Thailand’s Organic Rice Sales Growing in Muslim Countries
CHAI NAT – In a bid to diversify away from mass rice production and get better access to the lucrative market for organic food products, Thailand has set up a six-year strategy for organic agricultural production that includes penetration of international markets including the Middle East.
Especially smaller and family farms are encouraged to grow and sell organic rice, as well as vegetables and fruits on their own and seek new market channels for it.
Acknowledging that demand for organic rice is especially growing in Muslim countries – where it is appreciated as healthy food with low sugar content that goes nice with Arab dishes – organic farmers are increasingly seeking halal certification for their rice to get access to those markets.
One of these farmers is Sittichai Ruenpakdan, who runs the Family Hydro Farm in Thailand’s central Chai Nat province, an area where 90% of locals are engaged in agriculture and, in the past, the widespread and heavy use of chemical fertilizers in mass rice production has led to environmental and health problems.
Sittichai, who lost his job as a human relations manager at a Thai company as it was closed down when the disastrous floods hit the country in 2011, has since built up a small but profitable family business and produces around 40 tonnes of organic rice a year which sells for a multiple of normal rice.
“We are selling the rice through organic shops in Thailand, but we will also sell it to Saudi Arabia soon after we get the halal certification,” Sittichai said.
“Our target is to sell more of the organic rice to the Middle East, as well as to the Muslim South of Thailand,” he added.
According to Anupa Panyadilok, head of the Learning and Development Center for the New Generation of Farmers in Chai Nat, around 60% of farmers in the area have already turned to organic farming.
“This province has the aim to become Thailand’s largest organic rice-producing area,” she said. Organic rice in Thailand is grown and processed without the use of any synthetic chemicals as found, for example, in fertilizers, insecticides, preservatives, seed treatment or hormones.
Currently, only specially selected high-quality jasmine rice is planted organically although other types of rice are also looked at as the number of health-conscious consumers is growing rapidly.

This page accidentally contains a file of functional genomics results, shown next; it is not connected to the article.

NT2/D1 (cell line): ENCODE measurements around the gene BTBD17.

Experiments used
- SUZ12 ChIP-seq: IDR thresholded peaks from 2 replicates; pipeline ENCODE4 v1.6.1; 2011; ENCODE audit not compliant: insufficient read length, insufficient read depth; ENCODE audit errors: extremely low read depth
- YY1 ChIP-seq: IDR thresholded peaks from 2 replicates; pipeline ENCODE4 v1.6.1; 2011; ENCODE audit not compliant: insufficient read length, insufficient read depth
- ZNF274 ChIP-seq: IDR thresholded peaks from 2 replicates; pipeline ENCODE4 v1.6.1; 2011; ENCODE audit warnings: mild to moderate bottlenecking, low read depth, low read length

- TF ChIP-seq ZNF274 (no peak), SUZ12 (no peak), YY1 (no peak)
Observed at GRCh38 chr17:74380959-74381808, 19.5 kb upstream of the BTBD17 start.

To that end, the Thai Ministry of Agriculture and Cooperatives has worked out the National Organic Agriculture Strategies 2015-2021 to make Thai organic agriculture products better known in both local and international markets.
The strategies aim at spreading knowledge and innovation in organic agriculture, developing organic agricultural production throughout the supply chain, expanding marketing and improving the standards of Thai agricultural products. Sales partnerships are also welcomed and could include foreign partners, namely for the Middle East markets.
Such sales partnerships will be essential for the success of Thai organic rice as most farmers are struggling to find channels to sell the rice. In Sittichai’s case, he is relying on social networks, but will have to forge a sales partnership for the Middle East market.
In fact, organic agriculture has become a major policy theme in Thailand since 2001 when the administration of former Prime Minister Thaksin Shinawatra started agricultural development programmes to improve living conditions for the rural population.
Organic farming was enlisted as an “important national agenda” to promote safe food and boost national export. Many government authorities have since initiated projects and activities centred around organic farming. In addition, farmers have joined hands in setting up organic agricultural learning centres and developing agro-tourism sites for visitors.
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